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Click here to go to our page on magnetrons
Microwave tubes may seem "old school" for college kids, but one tube can do the work of many, many solid state power amps. The tube industry is alive and well, but there is not a great number of engineers in this field. If you are thinking about making a career out of tubes, this could work out, because the average age of a real tube engineer is somewhere around 90!
For a great book on microwave tubes, get a copy of Electronic Tubes by A. S. Gilmour (Artech Press). Check it out on our book page! Much of the material on this page uses this outstanding book as a reference.
Tubes differ from solid state devices in that they operate using thermionic emission, not weird semiconductor physics. They are called vacuum tubes for a reason, thermionic emission only works in the absence of air.
If you are imagining that microwave tubes look similar to the amplifier tubes in your grandfather's radio, you are wrong. Microwave tubes have special features such as resonant cavities that usually can't be built from glass because complex-shaped objects would not stand up to the pressure of holding a vacuum.
The classic gridded amplifier tubes are the triode and tetrode. Gridded tubes typically crap out before microwave frequencies, because the dimension from cathode to grid starts to really matter, with respect to the small wavelength at microwave frequencies. Grid to cathode spacings of just thousands of an inch are required, which makes a nightmare to manufacture, let alone presenting a big heat problem.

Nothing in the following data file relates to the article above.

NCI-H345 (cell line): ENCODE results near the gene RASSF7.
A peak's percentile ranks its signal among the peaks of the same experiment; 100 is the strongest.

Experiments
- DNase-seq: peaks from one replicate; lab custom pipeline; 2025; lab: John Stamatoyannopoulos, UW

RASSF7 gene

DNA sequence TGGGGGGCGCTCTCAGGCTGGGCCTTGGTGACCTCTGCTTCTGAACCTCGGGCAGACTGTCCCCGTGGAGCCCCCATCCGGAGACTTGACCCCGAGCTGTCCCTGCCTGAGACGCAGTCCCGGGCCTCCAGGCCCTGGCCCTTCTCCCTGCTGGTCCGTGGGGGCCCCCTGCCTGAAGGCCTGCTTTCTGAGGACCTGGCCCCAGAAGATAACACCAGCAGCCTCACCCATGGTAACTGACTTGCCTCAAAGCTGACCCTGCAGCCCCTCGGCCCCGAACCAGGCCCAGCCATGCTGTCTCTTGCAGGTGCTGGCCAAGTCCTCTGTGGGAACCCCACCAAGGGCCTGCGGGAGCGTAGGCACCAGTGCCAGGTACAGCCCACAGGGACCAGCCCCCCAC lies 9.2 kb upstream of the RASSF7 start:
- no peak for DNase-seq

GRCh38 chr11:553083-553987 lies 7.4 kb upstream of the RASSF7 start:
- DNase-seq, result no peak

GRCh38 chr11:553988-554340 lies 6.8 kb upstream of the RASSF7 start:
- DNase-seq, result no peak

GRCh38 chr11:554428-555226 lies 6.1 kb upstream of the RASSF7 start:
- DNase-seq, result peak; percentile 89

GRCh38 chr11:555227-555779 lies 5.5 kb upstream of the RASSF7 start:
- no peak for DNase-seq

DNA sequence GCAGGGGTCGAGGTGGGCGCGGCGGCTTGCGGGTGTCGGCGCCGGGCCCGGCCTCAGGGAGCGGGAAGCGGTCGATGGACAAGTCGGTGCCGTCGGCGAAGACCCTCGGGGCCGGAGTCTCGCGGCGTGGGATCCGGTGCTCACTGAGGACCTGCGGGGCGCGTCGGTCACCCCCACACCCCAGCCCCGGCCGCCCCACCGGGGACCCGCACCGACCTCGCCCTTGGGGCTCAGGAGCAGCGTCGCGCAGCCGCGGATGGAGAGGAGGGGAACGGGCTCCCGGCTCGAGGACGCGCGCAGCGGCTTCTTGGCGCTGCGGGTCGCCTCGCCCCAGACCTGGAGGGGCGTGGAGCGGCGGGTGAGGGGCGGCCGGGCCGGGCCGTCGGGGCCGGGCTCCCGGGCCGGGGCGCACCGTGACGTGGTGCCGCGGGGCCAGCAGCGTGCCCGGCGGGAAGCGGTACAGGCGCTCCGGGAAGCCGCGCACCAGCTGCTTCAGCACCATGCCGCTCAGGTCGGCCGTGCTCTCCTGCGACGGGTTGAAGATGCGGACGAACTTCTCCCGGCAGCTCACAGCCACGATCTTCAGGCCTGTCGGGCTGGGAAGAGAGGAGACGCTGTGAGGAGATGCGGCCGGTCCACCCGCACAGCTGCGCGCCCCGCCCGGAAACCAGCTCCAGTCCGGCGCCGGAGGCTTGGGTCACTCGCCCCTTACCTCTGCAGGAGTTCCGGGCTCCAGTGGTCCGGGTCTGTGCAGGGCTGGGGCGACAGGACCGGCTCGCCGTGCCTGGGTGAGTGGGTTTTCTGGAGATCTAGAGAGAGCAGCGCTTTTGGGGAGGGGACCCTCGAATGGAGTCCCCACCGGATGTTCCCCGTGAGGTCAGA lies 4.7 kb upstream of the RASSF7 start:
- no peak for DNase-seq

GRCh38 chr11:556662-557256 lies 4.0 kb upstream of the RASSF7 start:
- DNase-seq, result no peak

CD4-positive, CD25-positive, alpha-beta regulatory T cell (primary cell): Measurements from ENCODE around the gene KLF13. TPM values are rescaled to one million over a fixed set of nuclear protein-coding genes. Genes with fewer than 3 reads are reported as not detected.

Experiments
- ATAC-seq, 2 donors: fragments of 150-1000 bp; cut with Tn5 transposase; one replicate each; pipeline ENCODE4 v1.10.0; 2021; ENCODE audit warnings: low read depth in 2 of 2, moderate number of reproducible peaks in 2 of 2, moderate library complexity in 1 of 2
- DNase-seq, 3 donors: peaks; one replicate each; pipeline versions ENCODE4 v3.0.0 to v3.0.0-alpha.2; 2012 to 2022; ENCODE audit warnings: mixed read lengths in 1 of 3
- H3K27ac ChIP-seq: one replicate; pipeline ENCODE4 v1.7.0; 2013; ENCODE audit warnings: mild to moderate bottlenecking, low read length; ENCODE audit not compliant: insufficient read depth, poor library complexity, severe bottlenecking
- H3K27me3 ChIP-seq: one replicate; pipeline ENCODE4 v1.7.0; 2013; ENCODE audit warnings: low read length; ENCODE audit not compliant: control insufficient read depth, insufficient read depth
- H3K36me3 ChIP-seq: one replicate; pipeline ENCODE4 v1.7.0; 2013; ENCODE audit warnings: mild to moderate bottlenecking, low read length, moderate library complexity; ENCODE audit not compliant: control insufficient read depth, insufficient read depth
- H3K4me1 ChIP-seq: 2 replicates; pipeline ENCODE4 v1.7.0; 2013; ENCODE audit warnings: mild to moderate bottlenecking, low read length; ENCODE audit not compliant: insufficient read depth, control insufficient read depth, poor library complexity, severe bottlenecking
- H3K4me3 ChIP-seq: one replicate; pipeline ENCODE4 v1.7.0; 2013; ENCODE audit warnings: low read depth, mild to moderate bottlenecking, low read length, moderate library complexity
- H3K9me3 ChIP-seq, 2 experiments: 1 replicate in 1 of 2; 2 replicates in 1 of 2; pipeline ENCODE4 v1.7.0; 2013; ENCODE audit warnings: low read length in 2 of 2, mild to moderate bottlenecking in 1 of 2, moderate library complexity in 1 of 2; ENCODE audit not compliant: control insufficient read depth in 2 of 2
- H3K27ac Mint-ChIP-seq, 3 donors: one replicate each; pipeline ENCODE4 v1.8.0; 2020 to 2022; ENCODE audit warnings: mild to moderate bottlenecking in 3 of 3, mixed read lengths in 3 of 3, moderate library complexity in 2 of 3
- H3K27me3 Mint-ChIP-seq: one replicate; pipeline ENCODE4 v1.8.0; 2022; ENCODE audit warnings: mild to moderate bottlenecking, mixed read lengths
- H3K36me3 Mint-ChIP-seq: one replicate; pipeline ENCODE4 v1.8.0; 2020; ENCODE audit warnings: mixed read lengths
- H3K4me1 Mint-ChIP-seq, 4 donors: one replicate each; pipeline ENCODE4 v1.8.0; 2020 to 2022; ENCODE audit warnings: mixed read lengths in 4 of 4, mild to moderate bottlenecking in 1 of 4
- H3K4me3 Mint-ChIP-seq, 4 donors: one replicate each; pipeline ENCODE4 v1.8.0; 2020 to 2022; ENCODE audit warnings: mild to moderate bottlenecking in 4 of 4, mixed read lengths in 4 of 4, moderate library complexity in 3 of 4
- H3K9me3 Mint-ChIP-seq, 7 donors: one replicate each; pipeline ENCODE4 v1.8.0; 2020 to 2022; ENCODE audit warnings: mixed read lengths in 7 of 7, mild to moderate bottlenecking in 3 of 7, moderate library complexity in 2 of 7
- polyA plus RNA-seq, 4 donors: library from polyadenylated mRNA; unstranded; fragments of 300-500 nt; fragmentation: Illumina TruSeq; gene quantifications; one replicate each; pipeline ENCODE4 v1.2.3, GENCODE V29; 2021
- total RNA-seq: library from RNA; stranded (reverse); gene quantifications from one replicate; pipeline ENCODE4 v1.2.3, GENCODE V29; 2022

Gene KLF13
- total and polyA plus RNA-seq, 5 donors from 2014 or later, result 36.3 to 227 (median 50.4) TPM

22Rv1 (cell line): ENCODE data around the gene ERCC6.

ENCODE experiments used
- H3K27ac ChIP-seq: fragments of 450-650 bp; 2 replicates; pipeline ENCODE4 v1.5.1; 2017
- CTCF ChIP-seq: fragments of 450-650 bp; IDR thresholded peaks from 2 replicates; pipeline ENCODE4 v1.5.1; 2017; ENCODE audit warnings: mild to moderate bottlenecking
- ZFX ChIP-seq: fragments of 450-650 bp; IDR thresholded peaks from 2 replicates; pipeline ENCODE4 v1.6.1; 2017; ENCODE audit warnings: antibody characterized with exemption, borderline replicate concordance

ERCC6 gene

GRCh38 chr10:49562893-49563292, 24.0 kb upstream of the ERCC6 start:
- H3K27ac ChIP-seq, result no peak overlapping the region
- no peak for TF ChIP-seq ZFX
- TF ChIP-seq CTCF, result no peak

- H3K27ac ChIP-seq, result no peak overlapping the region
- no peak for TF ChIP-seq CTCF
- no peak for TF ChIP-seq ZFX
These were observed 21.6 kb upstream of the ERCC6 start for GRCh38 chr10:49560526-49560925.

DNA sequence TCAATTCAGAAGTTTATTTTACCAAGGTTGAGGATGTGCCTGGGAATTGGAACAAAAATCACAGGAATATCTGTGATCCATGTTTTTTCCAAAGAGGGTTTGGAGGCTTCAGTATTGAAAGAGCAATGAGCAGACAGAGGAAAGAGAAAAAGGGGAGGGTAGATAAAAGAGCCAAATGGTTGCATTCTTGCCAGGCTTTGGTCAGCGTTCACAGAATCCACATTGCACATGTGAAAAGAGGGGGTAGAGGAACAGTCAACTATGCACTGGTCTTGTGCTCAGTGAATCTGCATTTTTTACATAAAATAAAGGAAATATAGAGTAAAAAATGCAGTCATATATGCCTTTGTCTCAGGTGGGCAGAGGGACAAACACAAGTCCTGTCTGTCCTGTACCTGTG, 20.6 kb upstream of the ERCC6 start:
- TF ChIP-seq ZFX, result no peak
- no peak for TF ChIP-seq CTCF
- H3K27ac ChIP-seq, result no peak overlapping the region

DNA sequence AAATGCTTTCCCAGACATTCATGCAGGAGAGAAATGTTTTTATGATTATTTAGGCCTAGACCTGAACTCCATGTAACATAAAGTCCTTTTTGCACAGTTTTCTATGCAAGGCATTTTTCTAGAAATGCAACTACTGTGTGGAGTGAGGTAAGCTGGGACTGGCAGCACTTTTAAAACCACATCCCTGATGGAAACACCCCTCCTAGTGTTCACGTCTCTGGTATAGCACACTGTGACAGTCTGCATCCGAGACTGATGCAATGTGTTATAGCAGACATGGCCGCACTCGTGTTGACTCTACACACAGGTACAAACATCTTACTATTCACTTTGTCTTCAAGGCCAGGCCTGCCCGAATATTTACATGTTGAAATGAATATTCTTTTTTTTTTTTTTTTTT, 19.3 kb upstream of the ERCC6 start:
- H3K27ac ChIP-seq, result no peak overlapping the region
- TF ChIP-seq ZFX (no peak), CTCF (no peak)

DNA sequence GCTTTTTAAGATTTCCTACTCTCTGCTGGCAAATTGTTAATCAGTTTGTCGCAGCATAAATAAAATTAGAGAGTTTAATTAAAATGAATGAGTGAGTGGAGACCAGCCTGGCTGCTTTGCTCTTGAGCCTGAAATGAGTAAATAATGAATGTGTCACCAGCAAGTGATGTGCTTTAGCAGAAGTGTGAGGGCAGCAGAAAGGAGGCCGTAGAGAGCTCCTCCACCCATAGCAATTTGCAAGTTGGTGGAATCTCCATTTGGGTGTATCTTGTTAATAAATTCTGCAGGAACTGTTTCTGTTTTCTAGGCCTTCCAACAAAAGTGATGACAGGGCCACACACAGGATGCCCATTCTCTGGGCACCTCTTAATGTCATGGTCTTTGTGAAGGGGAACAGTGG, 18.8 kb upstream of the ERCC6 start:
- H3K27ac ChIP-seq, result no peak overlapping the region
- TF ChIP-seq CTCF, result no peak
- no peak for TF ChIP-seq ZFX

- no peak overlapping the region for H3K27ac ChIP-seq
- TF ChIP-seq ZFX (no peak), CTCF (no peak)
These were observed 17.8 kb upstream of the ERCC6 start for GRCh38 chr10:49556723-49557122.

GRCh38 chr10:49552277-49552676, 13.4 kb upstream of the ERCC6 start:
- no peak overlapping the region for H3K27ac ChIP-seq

Crossed field tubes
M-type tubes (this term originated in France)
Developed as a microwave source for radar during WWII. Cheaply produced magnetrons like the one below are used in your microwave oven! On this new page, the Unknown Editor attempts to explain how a magnetron works, to a fifth grade class!
"Magnetron" is the combination of the words "magnetic" and "electron" and is an example of portmanteau.
Here's a photo of an old tube that someone named Dick sent us to identify, it's dated 1943. It's a 906FY magnetron tube. We had some help in identifying it from this German web site:
You can find a link to 706FY on the page, here it is:
Linear beam tubes
In a linear beam tube, the electron beam travels in the same direction as the magnetic field. Linear beam tubes are often called O-type (the designation originated in France).
Traveling wave tubes
The TWT was invented by Rudolf Kompfner in 1942 in England, for this reason he appears in our Microwave Hall of Fame. The classic tube uses a helix, but coupled cavity are also used.
RF energy travels down the helix, at nearly the same speed as the electrons that are traveling from the cathode to the collector. This causes the electron beam to bunch, which in turn amplifies the signal traveling down the helix. Trust us, this is a very cool concept, but we don't have time right now to draw a diagram so come back later!
The TWT is often used in lab test equipment to generate signals up to 100 watts.
The klystron was invented by the Varian brothers in 1939, they are in our Microwave Hall of Fame. The word "klystron" is derived from the Greek word "klyzo", which refers to waves breaking on a beach. We learned this from Gilmour's book! This is an an example of portmanteau.
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